In all our years of travel, especially through Europe, we’ve seen a lot of churches, cathedrals, and basilicas. Like, a lot. And more than once, we’ve found ourselves quickly “churched out” after seeing a lot of the same architecture, spires and stained glass over and over again. I mean, churches all pretty much look the same anyway, right? You’ve seen one, you’ve seen them all.
Then you haven’t seen the Sagrada Familia, in Barcelona, Spain.
When Mark and I were planning our trip to Barcelona, friends who had visited previously told us we absolutely had to see the Sagrada Familia. We didn’t really know why it was special. Just another church, we figured. But we had the time, so we hopped the subway from our hotel to the area we had marked on our tour map.
When we emerged from the subway and got to sidewalk level, I looked around, trying to decide which direction to head according to our map. Mark grabbed my shoulders and spun me around to face the enormous cathedral:
Daaaaaaang. It’s like a melting sand castle. Who would have ever come up with such a surreal, bizarre design for a church?
Antoni Gaudi, that’s who.
Gaudi was born in 1852. He was a sickly child, and spent much of his childhood confined to his bed or otherwise resting at home. He spent the time observing the nature around him, and took up drawing. This led to him going to school in Barcelona and receiving his architect’s diploma in 1878. One of his early commissions was to design street lamps for the city, as well as furnishings for some local churches. He went on to design apartment buildings and schools as well, but his main focus was on churches.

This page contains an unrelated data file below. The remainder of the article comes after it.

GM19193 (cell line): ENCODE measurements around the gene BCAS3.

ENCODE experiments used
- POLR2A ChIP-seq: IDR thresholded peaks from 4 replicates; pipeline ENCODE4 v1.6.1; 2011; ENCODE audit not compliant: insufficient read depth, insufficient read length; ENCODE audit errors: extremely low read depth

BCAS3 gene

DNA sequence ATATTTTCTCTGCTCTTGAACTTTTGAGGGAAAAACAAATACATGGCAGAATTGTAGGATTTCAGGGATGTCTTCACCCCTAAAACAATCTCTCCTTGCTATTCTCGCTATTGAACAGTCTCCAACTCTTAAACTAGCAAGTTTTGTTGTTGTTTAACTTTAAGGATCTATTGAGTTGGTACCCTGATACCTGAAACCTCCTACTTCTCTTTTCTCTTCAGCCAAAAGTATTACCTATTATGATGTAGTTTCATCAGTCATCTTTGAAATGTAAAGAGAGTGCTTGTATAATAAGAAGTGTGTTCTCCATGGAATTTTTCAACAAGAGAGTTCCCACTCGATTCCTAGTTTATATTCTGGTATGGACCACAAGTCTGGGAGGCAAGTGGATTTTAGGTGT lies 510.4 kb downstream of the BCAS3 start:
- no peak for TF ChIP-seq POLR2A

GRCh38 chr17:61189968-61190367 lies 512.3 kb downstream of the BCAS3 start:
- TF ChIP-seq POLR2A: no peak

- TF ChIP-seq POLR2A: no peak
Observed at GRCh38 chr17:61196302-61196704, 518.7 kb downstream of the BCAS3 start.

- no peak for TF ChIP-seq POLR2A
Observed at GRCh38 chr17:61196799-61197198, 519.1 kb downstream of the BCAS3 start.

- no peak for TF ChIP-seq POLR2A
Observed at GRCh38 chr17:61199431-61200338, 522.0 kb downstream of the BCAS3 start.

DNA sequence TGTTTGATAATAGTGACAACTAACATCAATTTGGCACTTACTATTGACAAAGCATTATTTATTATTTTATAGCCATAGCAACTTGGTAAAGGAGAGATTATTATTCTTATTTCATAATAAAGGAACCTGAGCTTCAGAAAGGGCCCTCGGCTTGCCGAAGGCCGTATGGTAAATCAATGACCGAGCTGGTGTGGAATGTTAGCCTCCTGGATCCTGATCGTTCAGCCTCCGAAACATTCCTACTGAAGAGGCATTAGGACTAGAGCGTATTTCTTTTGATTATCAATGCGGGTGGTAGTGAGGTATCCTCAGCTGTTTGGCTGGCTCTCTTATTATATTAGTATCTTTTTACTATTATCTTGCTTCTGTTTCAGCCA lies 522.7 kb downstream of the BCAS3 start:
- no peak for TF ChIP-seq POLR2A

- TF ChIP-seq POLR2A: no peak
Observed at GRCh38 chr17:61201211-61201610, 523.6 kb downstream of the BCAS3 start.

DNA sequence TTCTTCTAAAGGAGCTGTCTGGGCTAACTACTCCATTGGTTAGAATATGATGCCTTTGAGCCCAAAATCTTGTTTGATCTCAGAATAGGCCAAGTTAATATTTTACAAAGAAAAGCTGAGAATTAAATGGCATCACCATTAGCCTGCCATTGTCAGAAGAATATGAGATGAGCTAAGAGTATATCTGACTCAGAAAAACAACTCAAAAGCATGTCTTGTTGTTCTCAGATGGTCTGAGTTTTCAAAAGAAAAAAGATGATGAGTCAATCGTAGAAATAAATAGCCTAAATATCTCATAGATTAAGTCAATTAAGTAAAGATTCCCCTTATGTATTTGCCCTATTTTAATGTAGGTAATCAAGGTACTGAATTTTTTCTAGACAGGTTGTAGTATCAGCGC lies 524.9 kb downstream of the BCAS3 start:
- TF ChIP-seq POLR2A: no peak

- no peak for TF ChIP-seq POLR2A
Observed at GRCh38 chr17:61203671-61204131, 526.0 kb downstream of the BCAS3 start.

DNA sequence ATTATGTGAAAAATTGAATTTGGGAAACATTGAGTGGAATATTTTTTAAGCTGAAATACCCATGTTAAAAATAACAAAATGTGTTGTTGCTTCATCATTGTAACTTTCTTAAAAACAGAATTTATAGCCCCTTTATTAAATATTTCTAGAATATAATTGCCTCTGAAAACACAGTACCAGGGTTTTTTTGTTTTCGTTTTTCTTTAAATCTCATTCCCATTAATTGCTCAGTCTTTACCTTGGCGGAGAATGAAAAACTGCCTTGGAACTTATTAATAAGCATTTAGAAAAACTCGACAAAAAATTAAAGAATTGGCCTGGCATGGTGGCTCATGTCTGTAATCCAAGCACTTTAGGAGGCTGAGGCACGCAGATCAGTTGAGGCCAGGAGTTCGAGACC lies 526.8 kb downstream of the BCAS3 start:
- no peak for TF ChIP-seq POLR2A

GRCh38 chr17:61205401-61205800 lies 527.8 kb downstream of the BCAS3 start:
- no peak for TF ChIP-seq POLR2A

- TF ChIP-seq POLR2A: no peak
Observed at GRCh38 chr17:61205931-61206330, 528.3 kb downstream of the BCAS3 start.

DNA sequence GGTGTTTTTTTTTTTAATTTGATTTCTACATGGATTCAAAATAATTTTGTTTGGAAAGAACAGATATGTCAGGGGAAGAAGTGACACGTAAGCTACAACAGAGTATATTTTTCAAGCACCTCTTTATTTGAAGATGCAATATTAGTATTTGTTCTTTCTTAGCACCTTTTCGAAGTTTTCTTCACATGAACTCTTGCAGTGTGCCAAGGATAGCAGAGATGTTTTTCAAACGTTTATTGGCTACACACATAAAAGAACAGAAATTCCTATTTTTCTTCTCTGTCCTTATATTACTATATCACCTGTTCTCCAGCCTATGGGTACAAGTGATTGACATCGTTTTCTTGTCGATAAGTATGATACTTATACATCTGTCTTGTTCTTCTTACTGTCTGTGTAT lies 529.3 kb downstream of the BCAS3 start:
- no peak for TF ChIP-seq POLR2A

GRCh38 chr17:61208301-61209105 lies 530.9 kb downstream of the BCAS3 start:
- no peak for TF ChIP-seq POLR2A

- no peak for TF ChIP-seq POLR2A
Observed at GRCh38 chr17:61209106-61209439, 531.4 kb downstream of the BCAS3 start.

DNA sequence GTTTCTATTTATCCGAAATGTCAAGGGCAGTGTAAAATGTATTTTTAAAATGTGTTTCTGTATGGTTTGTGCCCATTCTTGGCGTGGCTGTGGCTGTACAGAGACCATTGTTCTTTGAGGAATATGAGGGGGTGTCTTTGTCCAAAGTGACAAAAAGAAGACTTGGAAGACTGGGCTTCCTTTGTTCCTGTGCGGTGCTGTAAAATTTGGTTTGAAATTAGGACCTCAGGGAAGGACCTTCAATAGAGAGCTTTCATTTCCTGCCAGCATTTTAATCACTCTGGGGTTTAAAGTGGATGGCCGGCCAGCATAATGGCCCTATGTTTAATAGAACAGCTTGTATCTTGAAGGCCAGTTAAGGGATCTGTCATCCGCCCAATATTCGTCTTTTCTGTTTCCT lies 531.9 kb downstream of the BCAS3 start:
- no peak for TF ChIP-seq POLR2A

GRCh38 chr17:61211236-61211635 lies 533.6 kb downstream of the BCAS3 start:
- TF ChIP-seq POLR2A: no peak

The building of the Expiatory Church of La Sagrada Familia began in 1882 under a different architect, in the traditional Gothic revival style. But in 1883 the commission was passed to Gaudi. For several years he worked on the project while taking on other building projects. But after 1915 he devoted himself completely to the Sagrada Familia.
One of the stories we heard was that Gaudi designed the church from dreams he had, and sculpted his visions as they came, without even bothering to draw them or plan them out. But in fact he was a great student of geometry, and used really innovative materials and techniques (for their time) to get the design just right. And he did, in fact create drawings and blueprints, as well as scale models to determine structure and massing. So although the end result may seem a bit will-nilly and thrown together, it would seem there was a great deal of planning involved in the design.
Unfortunately, in 1926 Gaudi was struck by a tram and died three days later; only a fraction of the church had been completed at the time. But his associate architects took up the work he left behind and continued his vision. The Spanish Civil War in 1936 halted the work, and Catalan anarchists destroyed parts of the unfinished basilica as well as Gaudi’s workshop and models. But the work was picked up once more, and has been continuing in fits and starts ever since. With most of Gaudi’s original sketches and models destroyed however, much of what has been built since is largely based on speculation.